Minnesota school that demanded student's Facebook password settles First Amendment lawsuit

MINNESOTA — A Minnesota school district and a student have settled a lawsuit that claimed the teenager’s constitutional rights were violated when middle school administrators viewed her Facebook account and punished her for its content.

The Minnewaska School District agreed to change its policies to increase student privacy and to pay a $70,000 settlement that will be divided between Riley Stratton’s family for damages and the American Civil Liberties Union of Minnesota, which represented Stratton. The district made no admission of liability in the settlement.

“I am so happy that my case is finally over, and that my school changed its rules so what happened to me doesn’t happen to other students,” Stratton told the ACLU of Minnesota. “It was so embarrassing and hard on me to go through, but I hope that schools all over see what happened and don’t punish other students the way I was punished.”

The 2012 lawsuit alleged violations of Stratton’s First Amendment right to free speech and Fourth Amendment right to be free from unreasonable searches and seizures.

In early 2011, Stratton, then 12, posted on her Facebook wall that she “hated” a hall monitor at school who was being “mean” to her. She didn’t use a school computer or its internet to write the post, which was shared after school hours, according to the lawsuit. Minnewaska Area Middle School principal Pat Falk “somehow obtained a screenshot” of her post, called her into his office. School officials said her post constituted bullying. She received a detention for being “rude/discourteous” and was forced to write an apology to the hall monitor.

She then took to Facebook to see who shared the post with the principal, posting “I want to know who the f%$# told on me,” according to the lawsuit. Stratton was given one-day, in-school suspension and prohibited from attending her class ski trip in response.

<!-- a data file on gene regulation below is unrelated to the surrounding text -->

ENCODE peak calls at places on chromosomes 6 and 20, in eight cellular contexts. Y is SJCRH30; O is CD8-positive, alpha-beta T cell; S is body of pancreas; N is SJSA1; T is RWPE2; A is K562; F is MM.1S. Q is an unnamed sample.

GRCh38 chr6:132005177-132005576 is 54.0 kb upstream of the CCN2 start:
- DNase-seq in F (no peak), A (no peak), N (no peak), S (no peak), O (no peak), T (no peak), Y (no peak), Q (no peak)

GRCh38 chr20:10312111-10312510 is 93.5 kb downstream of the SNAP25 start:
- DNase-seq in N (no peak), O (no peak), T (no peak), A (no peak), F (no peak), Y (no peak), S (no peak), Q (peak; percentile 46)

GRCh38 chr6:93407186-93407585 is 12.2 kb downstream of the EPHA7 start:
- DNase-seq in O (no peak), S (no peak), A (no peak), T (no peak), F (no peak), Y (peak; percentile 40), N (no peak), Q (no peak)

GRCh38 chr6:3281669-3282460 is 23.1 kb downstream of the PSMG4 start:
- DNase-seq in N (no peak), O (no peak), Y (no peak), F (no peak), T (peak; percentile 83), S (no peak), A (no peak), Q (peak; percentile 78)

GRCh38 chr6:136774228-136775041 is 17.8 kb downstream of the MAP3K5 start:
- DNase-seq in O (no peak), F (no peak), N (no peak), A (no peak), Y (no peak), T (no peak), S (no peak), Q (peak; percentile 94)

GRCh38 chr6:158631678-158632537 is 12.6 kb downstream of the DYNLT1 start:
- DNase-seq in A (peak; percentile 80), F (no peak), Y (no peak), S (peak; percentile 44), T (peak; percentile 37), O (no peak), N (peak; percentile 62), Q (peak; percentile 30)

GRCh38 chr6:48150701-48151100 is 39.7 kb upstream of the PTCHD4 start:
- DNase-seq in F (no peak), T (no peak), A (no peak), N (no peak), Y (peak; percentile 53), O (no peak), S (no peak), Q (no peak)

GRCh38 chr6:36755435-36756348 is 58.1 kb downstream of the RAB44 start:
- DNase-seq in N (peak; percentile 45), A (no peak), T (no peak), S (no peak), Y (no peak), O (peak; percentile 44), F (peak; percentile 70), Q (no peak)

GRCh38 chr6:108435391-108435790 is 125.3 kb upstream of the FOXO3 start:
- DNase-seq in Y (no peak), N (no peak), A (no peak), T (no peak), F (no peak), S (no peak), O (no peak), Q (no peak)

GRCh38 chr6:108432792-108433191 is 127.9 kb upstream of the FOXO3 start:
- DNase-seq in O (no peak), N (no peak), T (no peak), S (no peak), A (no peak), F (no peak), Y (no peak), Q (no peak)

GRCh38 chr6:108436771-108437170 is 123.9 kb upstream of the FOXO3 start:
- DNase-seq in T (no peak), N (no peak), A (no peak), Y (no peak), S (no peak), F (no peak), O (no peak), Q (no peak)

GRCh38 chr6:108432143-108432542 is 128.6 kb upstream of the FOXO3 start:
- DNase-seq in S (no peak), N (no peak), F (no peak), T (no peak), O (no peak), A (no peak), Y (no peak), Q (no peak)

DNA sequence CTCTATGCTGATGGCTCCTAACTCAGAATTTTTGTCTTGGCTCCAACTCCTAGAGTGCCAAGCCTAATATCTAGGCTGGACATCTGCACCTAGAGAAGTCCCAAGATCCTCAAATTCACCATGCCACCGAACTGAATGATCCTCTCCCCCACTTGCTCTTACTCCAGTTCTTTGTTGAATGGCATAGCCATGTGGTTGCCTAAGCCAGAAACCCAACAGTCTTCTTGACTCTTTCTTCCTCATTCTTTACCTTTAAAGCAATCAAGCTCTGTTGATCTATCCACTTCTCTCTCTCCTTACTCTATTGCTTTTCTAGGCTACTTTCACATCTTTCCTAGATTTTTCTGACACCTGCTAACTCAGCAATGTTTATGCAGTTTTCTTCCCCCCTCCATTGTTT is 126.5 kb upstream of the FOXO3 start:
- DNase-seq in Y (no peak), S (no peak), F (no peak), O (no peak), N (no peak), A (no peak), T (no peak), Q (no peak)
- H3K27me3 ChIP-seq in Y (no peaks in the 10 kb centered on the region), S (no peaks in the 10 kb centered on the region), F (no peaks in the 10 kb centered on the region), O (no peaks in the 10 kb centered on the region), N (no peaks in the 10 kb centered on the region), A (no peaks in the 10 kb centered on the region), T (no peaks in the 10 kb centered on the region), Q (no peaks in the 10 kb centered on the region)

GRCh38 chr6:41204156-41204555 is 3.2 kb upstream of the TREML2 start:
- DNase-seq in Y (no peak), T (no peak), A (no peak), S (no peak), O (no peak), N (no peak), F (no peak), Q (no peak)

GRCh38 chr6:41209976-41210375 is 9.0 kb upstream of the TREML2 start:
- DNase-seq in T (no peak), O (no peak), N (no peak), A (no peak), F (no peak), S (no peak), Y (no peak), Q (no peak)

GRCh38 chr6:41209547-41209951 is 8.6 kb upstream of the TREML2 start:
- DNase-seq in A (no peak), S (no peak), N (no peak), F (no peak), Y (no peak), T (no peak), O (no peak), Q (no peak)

In another incident in March 2011, the school received a call from a student’s guardian, who complained that her son was communicating with Stratton about sex. School officials demanded Stratton give them her email and Facebook login information and threatened detention if she did not comply.

“(Stratton) was intimidated, particularly by the presence of Deputy Mitchell. She had no choice, and eventually, she involuntarily gave the group her login information,” the lawsuit says.

Teresa Nelson, the ACLU of Minnesota’s legal director, said Stratton’s case was part of a “troubling trend” of schools in the state policing students’ Facebook posts. Stratton’s case was particularly “egregious,” she said, describing the situations as “blatant examples of schools overreaching into private off campus student speech.”

Schools don’t have the authority to police what students are doing or saying off campus, especially when those actions have no effect on campus, Nelson said.

Nelson said Stratton and her family wanted to prevent this from happening to other people and the policy changes adopted by the district do this.

The changes to the policy include limits in the scope of searches, a requirement that searches be pursuant to a reasonable suspicion of the violation of school rules or the law, and adding that voluntary consent must be obtained. The settlement additionally requires annual training in enforcing the policy.

Timothy O’Connor, who represented the district, called the policy changes “as significant as changing ‘happy’ to ‘glad.’”

“The changes to school policy proposed by the ACLU provide no meaningful change in the way schools will address the impact of statements on social media to the school environment,” O’Connor said in a statement.

Schools are increasingly facing the “unforgiving task of either addressing the fallout from social media or ignoring it,’ O’Connor said.

Tinker v. Des Moines Independent Community School District (1969) determined that students do not “shed their constitutional rights to freedom of speech or expression at the schoolhouse gate.” But Tinker doesn’t provide enough guidance for the modern age, he said.

Tinker may have provided some guidance to address disruption and discipline when every student wore an arm band to protest Vietnam, but there is little guidance for teachers in today’s world where nearly every student is armed with a smart phone and access to social media,” O’Connor said.

Schools need to apply the same First and Fourth Amendment standards to online communications as they do for any other off-campus student speech, Nelson said

She called the case a “cautionary tale.”

“I think the possibility of facing similar litigation is a deterrent for other schools, and hopefully will help other schools recognize that maybe what they are doing is also inappropriate,” Nelson said.

Contact Coutré by email or at (703) 807-1904 ext. 126.